A look at Zhoushan fishing ground post oil-tanker sinking
By Wei Lynn Tang
A day after the sinking of the Iranian-managed Sanchi oil tanker, response at Zhoushan – the nearest fishing ground to where the collision happened – has been mixed, if not, rather muted.
Located about 350 kilometers from where the tanker sank, the next immediate concern turned was: "To what extent will the marine life in this area be impacted?"
The Zhoushan fishing ground, off the coast of Zhejiang Province, is one of the largest in the East China Sea, according to the non-environmental NGO Greenpeace. And for perspective, the East China Sea was China’s biggest fishing ground in 2016 with a catch of about five million tonnes.
While a few seafood restaurants I spoke to were not too aware and perturbed of the news, those on the front line were kept abreast of the incident.

Locals’ view on marine life impact

Mr. Mao, a chief officer of a ship in Zhoushan, said the tanker-freighter collision and condensate oil spillage will have an impact on the livelihood of fishes.
“But I believe it will affect those marine lives mostly on the surface level of the sea, and not those (who live) in the deeper part of the sea, as the condensate oil may not reach that deep,” said Mao.
A seafood market in Zhoushan, Zhejiang Province. /CGTN Photo

A seafood market in Zhoushan, Zhejiang Province. /CGTN Photo

Meanwhile, Yuan Qikuan, general manager of Longxing Shangpin Seafood Market, said he has been monitoring this issue closely.
“While there have been oil spills before in East China Sea. I have not encountered something of this scale, of over 100-thousand tonnes of condensate oil. I am concerned,” Yuan, who has been operating the market for 20 years, says.
“But [I am comforted that] where the collision and sinking happened is an area where not many fishermen usually head out to fish, plus it’s nearer to Japan,” he notes, adding that it’s winter time now and hence there are less fishermen heading out to the sea.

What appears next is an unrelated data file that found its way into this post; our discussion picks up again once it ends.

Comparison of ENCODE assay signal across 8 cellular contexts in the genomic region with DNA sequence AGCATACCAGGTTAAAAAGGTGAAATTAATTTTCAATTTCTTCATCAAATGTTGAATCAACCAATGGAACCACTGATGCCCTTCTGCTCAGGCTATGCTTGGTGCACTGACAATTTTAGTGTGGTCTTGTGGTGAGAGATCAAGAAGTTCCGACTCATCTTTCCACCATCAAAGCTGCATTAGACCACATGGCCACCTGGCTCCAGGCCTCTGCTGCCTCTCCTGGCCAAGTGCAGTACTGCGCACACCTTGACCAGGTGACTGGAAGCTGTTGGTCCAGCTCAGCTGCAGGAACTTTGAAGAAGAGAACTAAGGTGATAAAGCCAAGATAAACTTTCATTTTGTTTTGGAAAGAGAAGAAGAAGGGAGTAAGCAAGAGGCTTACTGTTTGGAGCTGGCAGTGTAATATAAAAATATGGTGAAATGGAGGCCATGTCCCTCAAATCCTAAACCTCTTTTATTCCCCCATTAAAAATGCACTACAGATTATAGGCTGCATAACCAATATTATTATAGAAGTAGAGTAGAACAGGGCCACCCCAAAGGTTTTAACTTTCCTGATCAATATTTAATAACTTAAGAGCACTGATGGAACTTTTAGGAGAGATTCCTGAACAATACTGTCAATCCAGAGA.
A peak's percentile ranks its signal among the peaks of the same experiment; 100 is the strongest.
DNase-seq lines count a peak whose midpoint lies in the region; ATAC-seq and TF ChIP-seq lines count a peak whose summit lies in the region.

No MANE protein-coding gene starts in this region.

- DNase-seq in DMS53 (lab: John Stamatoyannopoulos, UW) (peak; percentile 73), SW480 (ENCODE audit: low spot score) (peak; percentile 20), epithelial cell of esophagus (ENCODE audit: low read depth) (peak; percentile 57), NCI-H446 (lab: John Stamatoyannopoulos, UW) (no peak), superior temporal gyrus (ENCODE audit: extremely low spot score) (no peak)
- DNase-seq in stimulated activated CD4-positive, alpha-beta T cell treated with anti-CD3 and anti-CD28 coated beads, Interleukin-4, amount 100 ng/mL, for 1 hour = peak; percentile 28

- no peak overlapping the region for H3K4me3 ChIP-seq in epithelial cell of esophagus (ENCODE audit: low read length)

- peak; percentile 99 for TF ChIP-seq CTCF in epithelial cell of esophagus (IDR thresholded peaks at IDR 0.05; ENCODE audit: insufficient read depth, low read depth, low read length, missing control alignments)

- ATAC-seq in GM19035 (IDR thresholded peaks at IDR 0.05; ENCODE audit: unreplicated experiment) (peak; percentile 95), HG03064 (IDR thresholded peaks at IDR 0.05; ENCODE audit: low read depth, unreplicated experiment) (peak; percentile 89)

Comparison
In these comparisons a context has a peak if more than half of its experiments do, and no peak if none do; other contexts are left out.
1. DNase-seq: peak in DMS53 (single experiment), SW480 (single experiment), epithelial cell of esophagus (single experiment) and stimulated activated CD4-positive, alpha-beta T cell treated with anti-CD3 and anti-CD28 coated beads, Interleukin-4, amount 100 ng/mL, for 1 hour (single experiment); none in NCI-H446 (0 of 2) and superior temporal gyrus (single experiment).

Yuan says there will be implications, but to what extent, he can’t ascertain just yet, pending reports from the authorities.
Although, keep in mind that these are just initial on-the-ground checks and is not conclusive of the actual situation of the fishing industry in Zhoushan. 

Complication of condensate oil composition

Zhou Yongdong, who is the deputy director of Zhejiang Marine Fishery Research Institute, said the livelihood of marine lives will be impacted, citing Zhoushan’s production of tens to hundreds of thousands of fishes a year.
The area where the tanker sank is the natural habitat of many fishes, such as hairtail, one of Zhoushan’s specialties, he said.
“But fishes are smart too, they will know how to swim or drift away from the polluted area. And different marine lives will be impacted differently, depending on how fast they travel,” Zhou quipped, adding that the sea has its own self-purification abilities.
CGTN at Shenjiamen port in Zhoushan, Zhejiang Province. /CGTN Photo

CGTN at Shenjiamen port in Zhoushan, Zhejiang Province. /CGTN Photo

China’s Ministry of Transport earlier cited a modeling test by the Yantai Oil Spill and Emergency Response Technical Center, which estimated that less than one percent would remain on the sea surface five hours after the collision.
Experts say most of the condensate, a volatile crude oil, may have been burnt in the fire, while most of the spilled oil will evaporate into the air.
However, Greenpeace said a proportion of spilled condensate will dissolve into the water, and this will be toxic until it dilutes enough to be broken down by natural processes, although probably quite quickly.
That said, for exactly how long the condensate oil will last in the sea before it naturally decomposes remain uncertain as of yet. 

Answers needed

The black box of the Sanchi oil tanker has been retrieved on January 13.
However, one of the next best leads perhaps, to decipher what may have transpired before the collision is that of the Hong Kong-registered Crystal Changfeng freighter – which has landed onshore in Zhoushan days after the collision happened.
The freighter has since been placed under investigation but no updates have been made known as of press time.
And while awaiting the exact amount of oil leakage into the sea and the impact of it, questions remain: What caused the collision in the first place?
What are the preventive measures being put in place for the future?
And finally, what are the lessons learned?